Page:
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Combining broadcast and digital video campaigns increasingly important to advertisers

Ad agencies need to understand the value of online video as a distribution channel as well as the importance of so-called user-generated content distributed solely on desktop and mobile platforms. As more and more video is watched across screens and the distinction between broadcast and online fades away, advertisers will likely shift their attention away from the big four broadcasters and toward the noisier and more complicated world of online video.

That noise remains a concern for advertisers and many would like to see a solution that allows them to broadcast cross-platform campaigns throughout the digital and broadcast ecosystems seamlessly. Several stumbling blocks make this difficult and these were identified and discussed at this year's ad:tech. Lead by Amber Lawson of The Opportunity Management Company, presenters from Rubin Postaer, Definition 6, Giant Media and Aerva talked at length about how advertisers can create a video strategy that works across screens and platforms.

One issue that most advertisers struggle with is comparing ROI from platform to platform. Are click-throughs as important on pre-roll online video campaigns? If so, how do you compare them to ROI on a television campaign where there are no clicks? Or is it more a matter of identifying the ROI of a cohesive campaign instead of segregating platforms and seeing them as independent communication channels?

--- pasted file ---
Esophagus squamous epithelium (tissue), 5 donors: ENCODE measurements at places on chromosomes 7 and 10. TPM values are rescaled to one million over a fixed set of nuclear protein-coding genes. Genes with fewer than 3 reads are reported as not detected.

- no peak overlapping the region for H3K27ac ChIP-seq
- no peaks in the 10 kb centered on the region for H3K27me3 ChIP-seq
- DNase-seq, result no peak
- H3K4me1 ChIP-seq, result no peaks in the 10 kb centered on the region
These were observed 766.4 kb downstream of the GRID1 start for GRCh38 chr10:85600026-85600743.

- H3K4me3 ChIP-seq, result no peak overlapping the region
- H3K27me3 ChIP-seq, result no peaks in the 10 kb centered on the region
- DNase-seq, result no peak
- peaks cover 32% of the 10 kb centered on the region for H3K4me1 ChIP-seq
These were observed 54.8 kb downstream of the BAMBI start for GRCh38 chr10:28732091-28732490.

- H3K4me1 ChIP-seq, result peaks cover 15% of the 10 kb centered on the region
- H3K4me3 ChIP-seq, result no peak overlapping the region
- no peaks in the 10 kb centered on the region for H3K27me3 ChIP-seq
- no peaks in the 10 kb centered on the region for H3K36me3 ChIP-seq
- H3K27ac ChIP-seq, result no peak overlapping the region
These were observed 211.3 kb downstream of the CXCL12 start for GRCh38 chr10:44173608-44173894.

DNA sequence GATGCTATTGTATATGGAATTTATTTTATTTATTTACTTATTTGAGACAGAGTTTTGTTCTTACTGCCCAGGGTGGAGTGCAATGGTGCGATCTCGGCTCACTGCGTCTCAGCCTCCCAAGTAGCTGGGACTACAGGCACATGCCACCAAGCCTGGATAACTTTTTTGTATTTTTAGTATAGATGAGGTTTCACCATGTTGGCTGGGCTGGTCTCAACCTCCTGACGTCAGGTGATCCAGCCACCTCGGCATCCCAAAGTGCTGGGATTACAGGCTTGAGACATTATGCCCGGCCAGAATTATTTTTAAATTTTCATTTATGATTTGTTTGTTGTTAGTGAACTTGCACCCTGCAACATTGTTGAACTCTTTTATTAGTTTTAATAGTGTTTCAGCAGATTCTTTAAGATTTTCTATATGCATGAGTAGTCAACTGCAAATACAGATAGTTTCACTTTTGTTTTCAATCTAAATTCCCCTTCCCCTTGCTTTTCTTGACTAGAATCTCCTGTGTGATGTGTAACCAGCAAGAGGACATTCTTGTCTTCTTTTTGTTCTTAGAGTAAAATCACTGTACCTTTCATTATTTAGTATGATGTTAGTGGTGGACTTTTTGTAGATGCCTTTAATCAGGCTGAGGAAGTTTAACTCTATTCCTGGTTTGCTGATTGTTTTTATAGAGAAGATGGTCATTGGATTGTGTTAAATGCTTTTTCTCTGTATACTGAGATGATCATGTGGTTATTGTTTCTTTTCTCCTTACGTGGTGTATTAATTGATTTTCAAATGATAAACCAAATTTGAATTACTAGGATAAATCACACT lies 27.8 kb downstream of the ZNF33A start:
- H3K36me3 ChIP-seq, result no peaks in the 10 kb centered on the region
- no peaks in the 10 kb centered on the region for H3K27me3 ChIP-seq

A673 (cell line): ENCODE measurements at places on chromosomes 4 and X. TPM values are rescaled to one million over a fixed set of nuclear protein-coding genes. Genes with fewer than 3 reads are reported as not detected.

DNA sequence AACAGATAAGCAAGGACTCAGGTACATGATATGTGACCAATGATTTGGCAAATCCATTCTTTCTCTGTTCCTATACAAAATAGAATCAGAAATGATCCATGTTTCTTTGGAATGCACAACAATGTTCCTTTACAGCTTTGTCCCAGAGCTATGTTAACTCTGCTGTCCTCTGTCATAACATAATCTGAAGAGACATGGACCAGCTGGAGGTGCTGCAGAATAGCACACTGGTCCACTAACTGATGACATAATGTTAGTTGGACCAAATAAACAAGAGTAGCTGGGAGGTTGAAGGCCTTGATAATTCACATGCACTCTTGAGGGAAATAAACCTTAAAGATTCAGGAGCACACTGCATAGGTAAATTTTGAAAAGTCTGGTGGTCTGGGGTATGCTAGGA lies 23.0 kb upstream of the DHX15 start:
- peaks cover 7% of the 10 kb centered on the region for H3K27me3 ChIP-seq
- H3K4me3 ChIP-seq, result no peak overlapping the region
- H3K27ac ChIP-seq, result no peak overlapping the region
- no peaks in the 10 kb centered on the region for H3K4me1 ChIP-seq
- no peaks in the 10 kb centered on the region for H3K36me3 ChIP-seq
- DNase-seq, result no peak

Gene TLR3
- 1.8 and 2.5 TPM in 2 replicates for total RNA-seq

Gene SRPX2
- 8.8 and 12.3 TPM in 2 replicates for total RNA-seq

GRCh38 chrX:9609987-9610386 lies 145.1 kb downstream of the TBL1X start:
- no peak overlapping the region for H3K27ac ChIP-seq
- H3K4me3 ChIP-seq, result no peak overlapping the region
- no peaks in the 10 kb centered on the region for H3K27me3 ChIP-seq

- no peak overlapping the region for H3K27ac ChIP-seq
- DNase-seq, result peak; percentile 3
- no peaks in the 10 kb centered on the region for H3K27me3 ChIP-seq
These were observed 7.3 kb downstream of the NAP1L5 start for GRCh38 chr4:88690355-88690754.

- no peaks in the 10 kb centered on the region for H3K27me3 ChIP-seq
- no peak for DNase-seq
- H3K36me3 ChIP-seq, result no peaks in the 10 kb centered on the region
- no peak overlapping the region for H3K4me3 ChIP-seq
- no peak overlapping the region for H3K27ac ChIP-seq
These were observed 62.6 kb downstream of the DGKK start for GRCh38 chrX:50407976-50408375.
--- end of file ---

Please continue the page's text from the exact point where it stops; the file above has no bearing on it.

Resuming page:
Another big concern remains how to utilize earned, paid and owned media to produce effective and truly engaging campaigns. Consumers have grown desensitized to ads for decades, so speakers San Tong, Paul McClay, David Segura and Sanjay Manandhar looked at examples of how brilliant creative and effective targeting can re-energize audience engagement and interest by producing premium content, branded content and paid ad units and making them work together.

"Working together" was a common theme at this year's ad:tech and the online video world is no different. While there were only two panels dedicated to online video, both sessions identified the need for highly professional, polished content to make video integrate seamlessly with the other sides of digital media and marketing. As online video consumption grows, expect to see more and more talk of online video at future ad:tech events.

This article is part of Allvoices’ series on ad:tech, the largest digital marketing and technology conferences and expositions. Check out allvoices.com/adtech for more of Allvoices’ ad:tech New York event coverage. This series is supported by ad:tech.